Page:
Court rules against man who wouldn’t drive faster

It’s not often we hear of drivers frustrating law enforcement because they don’t drive fast enough, but the Minnesota Court of Appeals today ruled the state has the right to strip the driver’s license of anyone who refuses officers’ orders to drive faster.

The court ruled in the case of Gary Constans of Lester Prairie, who has been stopped numerous times for driving too slowly.

Constans claimed he drives slow because his truck has high mileage, telling a Carver County sheriff’s deputy that he was driving 40 miles per hour along the shoulder of the highway once because he was trying to find “the sweet spot for gas mileage.”

He got numerous warnings, saying he sets his cruise control at 48 mph and drives slowly to keep from hitting “critters,” but finally the Department of Public Safety pulled his driver’s license until he started driving 55 on 55 miles-per-hour roads.

Officials noted Constans wasn’t under the influence of anything. He just drove too slowly.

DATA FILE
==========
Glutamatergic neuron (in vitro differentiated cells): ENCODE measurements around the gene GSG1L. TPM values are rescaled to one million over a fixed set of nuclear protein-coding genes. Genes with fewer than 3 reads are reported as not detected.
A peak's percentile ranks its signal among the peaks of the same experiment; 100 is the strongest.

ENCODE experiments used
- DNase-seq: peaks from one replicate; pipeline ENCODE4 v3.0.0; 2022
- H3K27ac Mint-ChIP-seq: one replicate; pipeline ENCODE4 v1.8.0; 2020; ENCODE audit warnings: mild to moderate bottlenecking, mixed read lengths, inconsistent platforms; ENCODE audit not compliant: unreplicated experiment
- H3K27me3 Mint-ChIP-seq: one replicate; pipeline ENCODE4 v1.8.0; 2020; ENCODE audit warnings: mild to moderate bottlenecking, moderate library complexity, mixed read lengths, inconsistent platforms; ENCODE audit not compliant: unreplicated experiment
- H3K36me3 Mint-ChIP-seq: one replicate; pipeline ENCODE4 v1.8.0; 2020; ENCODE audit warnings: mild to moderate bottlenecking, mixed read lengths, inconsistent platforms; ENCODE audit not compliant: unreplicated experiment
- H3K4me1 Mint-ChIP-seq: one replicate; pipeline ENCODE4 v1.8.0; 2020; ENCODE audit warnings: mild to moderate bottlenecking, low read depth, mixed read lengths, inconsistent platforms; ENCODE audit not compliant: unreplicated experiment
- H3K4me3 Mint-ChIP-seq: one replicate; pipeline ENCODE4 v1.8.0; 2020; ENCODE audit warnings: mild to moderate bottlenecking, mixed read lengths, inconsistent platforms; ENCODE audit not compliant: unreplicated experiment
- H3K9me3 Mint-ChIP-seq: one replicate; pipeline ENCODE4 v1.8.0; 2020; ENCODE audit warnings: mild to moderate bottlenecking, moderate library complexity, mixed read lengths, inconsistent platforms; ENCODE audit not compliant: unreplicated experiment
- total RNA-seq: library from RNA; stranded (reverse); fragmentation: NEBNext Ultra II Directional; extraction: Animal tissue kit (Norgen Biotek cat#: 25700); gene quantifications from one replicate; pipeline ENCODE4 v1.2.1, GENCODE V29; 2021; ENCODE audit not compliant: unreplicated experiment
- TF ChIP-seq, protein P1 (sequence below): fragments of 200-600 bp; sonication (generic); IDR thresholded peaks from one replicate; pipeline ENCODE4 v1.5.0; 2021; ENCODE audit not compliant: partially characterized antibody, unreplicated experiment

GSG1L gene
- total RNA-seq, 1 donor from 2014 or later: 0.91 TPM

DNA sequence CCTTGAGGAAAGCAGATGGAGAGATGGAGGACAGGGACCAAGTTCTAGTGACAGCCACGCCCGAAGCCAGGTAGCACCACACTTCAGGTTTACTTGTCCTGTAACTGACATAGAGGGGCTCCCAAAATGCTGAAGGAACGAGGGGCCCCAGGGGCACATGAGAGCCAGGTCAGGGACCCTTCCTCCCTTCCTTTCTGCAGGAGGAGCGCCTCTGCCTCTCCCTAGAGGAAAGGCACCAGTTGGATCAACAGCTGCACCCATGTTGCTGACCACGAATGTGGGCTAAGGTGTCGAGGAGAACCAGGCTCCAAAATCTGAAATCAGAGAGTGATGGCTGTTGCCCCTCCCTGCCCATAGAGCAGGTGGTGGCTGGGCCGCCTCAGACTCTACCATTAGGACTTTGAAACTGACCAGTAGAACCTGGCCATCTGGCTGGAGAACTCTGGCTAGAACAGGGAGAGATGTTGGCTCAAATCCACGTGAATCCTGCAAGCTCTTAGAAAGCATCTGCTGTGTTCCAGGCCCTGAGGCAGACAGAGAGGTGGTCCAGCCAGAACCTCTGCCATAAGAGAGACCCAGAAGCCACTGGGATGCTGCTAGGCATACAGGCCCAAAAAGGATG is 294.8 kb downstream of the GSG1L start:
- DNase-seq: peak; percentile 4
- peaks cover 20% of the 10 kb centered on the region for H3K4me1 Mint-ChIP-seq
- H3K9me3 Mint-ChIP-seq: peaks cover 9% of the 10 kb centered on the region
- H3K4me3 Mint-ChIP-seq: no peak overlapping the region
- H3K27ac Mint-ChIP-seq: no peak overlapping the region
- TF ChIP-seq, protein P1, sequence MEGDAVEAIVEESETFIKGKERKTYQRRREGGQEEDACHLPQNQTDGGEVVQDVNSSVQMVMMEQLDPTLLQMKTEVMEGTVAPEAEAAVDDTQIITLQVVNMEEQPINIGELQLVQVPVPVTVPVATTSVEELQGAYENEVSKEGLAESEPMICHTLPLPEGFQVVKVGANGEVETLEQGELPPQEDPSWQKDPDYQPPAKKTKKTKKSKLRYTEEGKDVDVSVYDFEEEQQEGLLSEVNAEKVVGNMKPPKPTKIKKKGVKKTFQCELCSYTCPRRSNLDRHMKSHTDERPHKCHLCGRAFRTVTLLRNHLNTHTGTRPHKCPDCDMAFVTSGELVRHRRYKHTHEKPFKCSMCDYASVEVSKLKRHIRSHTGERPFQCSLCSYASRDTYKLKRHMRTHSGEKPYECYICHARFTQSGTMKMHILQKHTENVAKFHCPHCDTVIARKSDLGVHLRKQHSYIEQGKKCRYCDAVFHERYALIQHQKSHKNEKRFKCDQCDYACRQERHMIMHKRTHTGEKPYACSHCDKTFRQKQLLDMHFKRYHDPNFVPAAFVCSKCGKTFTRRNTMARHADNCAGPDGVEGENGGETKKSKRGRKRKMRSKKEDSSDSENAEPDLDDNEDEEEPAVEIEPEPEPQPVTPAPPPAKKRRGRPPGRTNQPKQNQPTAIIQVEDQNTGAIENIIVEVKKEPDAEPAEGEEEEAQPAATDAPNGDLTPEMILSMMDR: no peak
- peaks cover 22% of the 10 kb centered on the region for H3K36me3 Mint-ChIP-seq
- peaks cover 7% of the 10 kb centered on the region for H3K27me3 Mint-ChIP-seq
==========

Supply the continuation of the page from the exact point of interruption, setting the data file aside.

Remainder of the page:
Constans claims evidence of impaired driving is required before driving conduct can be found to endanger public safety in Minnesota. But the Court of Appeals says the public safety commissioner can pull the license of anyone he/she believes “is inimical to public safety.”

In his appeal, Constans contended he should get his license back because there’s no proof he poses a danger to the public, and he pointed out he didn’t get a ticket after any of his encounters with police who were trying to get him to go faster. But the court rejected the notion, saying “whether Constans’ conduct was dangerous to the public is not determined by the number of citations reflected on his driving record.”

“Indeed, the record shows that Constans not only drives slowly, but that he believes that his own reaasons for driving slowly outweigh any safety concerns he causes,” Court of Appeals Judge Margaret Chutich wrote in her decision today. “Constans is capable of driving the speed limit; he testified that he does so when he drives to visit family in California, southern Minnesota, and North Dakota. Constant knows the rules of the road but he chooses to ignore them, despite increased risk to the public.”